National Forest Foundation

A Room With a View - Lookout Stations

Cabins and Lookout Towers, History and Culture

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You can reserve your mountain-top experience up to 180 days in advance at Recreation.gov!

Picture this: from your front door, the world unfolds around you, mountains and valleys forming an imposing and impressive topography that stretches for miles. Sound tempting? Well you too can wake up to such a view when you rent a U.S. Forest Service fire lookout through their popular recreation system.

Garnet Mountain Lookout on the Gallatin National Forest

America’s lookouts have a rich history deeply tied to our nation’s legacy. At one point during the 1940s, there were more than 4,000 fire lookouts in National Forests across the country, and nearly every stream drainage on forest land was “covered,” often from two or three vantage points.

Lookout numbers spiked during the Great Depression, when Civilian Conservation Corps crews were commissioned to build new structures. During World War II, the U.S. government instituted the “Aircraft Warning Service,” and lookouts were used to watch for enemy aircraft in addition to forest fires. But, with the advent of new technologies like computerized lightning detection systems and air patrols, the need for lookouts decreased and many were decommissioned in the 1970s and 1980s.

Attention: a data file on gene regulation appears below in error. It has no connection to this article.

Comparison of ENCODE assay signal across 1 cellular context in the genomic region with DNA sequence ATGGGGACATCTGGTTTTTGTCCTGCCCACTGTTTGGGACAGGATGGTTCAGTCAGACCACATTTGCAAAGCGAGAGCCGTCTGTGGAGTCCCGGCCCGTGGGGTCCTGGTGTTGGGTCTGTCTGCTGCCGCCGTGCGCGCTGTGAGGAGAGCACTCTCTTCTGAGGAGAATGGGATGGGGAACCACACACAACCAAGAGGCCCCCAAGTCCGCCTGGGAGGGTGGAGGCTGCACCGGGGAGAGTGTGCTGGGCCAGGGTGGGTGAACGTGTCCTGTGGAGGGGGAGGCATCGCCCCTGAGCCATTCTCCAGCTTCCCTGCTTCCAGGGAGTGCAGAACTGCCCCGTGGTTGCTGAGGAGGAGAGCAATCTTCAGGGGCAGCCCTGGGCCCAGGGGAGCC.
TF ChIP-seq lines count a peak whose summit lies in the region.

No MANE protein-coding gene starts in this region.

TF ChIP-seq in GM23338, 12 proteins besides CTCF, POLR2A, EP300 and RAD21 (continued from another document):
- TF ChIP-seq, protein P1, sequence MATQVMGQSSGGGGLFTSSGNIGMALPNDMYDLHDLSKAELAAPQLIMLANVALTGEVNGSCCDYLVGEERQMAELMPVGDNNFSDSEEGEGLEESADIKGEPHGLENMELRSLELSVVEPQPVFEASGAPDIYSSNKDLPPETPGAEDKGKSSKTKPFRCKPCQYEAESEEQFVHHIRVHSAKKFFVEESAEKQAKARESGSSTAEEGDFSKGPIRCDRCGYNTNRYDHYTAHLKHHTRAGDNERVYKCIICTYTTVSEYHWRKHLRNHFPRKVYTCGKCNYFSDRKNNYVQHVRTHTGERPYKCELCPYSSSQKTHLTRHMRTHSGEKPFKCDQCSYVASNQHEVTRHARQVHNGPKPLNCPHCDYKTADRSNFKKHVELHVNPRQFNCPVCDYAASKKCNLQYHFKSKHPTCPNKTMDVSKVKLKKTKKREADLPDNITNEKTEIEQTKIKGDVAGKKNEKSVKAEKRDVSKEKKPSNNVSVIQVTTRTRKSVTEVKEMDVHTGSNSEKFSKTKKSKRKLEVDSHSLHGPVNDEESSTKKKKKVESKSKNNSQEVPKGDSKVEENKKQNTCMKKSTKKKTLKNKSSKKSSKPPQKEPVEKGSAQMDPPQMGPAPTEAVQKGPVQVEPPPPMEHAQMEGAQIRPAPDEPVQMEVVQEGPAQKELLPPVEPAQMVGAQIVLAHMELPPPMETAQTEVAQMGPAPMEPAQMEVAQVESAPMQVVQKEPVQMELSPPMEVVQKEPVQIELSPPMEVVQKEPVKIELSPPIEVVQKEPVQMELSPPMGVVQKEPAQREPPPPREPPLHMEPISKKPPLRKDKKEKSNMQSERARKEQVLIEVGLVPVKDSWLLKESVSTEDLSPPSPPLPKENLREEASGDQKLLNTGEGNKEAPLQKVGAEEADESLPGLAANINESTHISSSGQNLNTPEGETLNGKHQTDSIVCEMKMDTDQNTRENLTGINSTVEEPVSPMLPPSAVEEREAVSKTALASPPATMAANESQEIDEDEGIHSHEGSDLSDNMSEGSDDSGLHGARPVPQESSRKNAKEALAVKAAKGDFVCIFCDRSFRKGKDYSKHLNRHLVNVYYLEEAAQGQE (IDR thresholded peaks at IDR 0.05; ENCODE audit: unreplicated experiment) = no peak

Today, only 900 lookouts remain, with several hundred of those still actively staffed during fire season. Many of the remaining lookouts have been restored by volunteers through the Forest Service’s Passport in Time Program and still house historical equipment, like the Osborne Fire Finder.

Interested in playing “lookout” for a few days? Lookouts can be rented in states across the West for around $30-$50 a night. Rental fees are dedicated solely to the maintenance of the lookout itself. Keep in mind that the lookouts are small-often around 12 to 15 square feet in size-so they usually don’t accommodate more than four people.

Webb Mountain Lookout on the Kootenai National Forest

Not all are accessible by car and amenities are rustic. Most lookouts have a heat source, cooking utensils, table and chairs and beds, but be sure to ask what is provided before you go. Start at http://firelookout.org/lookout-rentals.html Once you have picked out your desired destination, you can make a reservation up to 180 days in advance, atrecreation.gov.

The wide panoramas and vast solitude will amaze you. Mornings are a revelation, and some swear the stars shine brighter up there. But don’t just take their word for it—find out yourself! Want to reserve a cabin or a lookout? All reservations are through recreation.gov.


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